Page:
Claim: Former Rep. Bob Goodlatte (R-VA) alleged that “our innovation economy is groaning under the weight of…thousands of meritless legal actions” brought forth by “patent trolls [wielding] low-quality patents.” Rep. Goodlatte claimed that the country needs significant reforms to stop these “patent trolls” from “generating waste and inefficiencies” and to “make the patent system work again for the folks it’s supposed to support.”
Correction: America’s patent system is functioning exactly as originally intended — and it has made America an innovation powerhouse. But detractors have decided to target non-practicing entities (NPEs), who license, instead of manufacture, their inventions — much like Thomas Edison did, and virtually every university does today. If you attended college, your alma mater is a NPE. Yet, they incorrectly claim NPEs are just “patent trolls” who routinely buy up low-quality patents and sue companies for infringement to the detriment of the system.
In fact, NPE lawsuit and patent litigation rates in the United States remain generally consistent with historical levels, the data does not indicate a crisis of the system. And NPEs are entitled to codified IP protections against infringement just like everyone else. The Constitution democratized invention in the United States, and expressly did not include a manufacturing requirement in order to obtain a patent. This is precisely what enables individuals of any economic background to patent their inventions — including those who may lack manufacturing capabilities and especially underrepresented minorities. Their patents drive the cutting-edge discoveries that Rep. Goodlatte noted as instrumental in”[moving] our country forward.”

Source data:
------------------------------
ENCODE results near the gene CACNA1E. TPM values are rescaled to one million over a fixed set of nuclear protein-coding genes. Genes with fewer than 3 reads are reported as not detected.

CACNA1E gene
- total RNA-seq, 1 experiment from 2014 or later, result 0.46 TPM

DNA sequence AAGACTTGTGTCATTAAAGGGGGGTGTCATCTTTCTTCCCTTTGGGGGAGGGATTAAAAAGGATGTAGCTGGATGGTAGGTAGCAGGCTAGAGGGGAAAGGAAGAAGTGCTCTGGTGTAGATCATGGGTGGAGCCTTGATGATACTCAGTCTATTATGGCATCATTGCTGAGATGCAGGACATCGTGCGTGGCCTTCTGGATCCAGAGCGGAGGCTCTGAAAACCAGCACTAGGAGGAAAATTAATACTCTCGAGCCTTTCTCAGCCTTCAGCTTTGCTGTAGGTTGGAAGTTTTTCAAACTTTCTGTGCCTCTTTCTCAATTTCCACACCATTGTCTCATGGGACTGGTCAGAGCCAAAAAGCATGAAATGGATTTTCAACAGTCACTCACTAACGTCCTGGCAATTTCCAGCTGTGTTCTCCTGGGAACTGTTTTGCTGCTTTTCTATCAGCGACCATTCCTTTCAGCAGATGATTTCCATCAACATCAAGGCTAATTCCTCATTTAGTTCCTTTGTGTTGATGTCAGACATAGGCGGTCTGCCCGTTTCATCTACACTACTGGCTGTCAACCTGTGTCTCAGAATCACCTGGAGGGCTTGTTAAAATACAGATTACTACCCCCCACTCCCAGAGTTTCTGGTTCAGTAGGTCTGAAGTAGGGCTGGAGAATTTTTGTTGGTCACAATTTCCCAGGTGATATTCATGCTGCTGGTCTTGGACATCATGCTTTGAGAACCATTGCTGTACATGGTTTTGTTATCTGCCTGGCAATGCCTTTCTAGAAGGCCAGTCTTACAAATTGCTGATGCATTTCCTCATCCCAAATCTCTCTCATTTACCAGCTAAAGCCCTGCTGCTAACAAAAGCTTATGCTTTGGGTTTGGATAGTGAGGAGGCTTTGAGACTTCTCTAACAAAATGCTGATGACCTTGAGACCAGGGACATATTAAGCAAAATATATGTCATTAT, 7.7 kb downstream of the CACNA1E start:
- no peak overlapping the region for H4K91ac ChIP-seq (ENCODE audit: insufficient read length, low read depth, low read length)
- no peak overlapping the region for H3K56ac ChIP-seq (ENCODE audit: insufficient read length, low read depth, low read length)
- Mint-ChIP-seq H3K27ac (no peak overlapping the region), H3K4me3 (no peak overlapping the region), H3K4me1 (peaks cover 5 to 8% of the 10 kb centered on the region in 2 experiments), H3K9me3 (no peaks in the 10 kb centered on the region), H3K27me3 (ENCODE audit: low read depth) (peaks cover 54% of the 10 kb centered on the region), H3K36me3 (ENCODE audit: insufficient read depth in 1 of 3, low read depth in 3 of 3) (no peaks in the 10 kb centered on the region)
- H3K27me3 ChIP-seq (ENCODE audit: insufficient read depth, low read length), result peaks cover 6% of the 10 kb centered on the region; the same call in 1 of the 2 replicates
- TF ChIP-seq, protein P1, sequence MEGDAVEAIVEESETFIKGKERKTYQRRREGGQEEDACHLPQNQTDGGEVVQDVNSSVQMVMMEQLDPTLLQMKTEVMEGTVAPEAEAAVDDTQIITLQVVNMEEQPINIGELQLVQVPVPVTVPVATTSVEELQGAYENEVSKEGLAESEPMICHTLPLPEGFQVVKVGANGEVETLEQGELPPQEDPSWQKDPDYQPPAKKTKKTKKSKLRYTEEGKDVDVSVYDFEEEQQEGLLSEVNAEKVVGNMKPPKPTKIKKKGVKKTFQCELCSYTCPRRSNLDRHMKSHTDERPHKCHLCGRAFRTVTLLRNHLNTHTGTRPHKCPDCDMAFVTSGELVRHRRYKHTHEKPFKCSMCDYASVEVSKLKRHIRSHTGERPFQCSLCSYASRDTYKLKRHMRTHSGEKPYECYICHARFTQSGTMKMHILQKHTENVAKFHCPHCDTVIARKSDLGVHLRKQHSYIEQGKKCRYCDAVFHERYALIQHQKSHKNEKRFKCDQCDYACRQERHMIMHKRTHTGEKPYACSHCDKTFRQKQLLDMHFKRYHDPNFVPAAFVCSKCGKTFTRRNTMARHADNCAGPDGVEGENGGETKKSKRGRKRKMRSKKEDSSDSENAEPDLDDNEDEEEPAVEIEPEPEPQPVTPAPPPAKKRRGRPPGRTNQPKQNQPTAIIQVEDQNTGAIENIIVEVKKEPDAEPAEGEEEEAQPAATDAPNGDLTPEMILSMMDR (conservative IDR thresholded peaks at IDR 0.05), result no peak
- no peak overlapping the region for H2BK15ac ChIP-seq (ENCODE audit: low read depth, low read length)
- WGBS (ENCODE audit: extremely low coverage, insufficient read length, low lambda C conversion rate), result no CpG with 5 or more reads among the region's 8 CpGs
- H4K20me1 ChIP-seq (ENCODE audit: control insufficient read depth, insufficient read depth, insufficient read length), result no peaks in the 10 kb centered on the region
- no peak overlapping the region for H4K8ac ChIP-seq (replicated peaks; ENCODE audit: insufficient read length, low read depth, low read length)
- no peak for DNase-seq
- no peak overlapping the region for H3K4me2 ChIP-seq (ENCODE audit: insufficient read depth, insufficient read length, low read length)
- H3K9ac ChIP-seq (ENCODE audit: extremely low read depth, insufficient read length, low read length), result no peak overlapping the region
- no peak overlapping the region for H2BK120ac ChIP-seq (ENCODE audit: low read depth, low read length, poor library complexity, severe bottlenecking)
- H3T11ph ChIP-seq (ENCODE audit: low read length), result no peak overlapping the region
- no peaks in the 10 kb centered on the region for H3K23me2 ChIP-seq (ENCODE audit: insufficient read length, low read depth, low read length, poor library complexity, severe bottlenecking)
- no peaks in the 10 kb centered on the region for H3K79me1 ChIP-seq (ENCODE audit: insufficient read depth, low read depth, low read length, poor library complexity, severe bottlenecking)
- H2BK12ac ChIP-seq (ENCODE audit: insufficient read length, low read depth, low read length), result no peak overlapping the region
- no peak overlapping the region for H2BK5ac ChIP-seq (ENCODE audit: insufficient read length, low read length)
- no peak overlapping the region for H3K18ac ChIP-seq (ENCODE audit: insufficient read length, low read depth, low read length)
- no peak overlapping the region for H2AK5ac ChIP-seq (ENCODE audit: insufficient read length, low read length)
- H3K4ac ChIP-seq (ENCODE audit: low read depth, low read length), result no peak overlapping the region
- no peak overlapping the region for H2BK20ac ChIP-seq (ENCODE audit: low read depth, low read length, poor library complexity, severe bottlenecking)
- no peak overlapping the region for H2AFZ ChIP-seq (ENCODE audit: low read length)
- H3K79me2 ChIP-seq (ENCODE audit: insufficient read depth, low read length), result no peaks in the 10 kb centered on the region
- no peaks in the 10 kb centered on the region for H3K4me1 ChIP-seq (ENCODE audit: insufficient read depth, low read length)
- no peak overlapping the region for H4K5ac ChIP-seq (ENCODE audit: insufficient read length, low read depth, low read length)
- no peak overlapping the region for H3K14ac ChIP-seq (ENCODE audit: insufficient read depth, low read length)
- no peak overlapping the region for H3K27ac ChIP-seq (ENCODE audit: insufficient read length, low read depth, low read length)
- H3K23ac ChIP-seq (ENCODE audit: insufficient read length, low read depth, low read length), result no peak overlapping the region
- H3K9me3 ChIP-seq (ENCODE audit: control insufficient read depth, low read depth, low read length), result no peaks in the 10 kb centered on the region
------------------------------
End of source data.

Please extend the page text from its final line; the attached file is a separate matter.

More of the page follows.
Bottom Line: This claim is false and especially harmful to independent inventors and universities everywhere as well as those with less financial means who seek to license their inventions.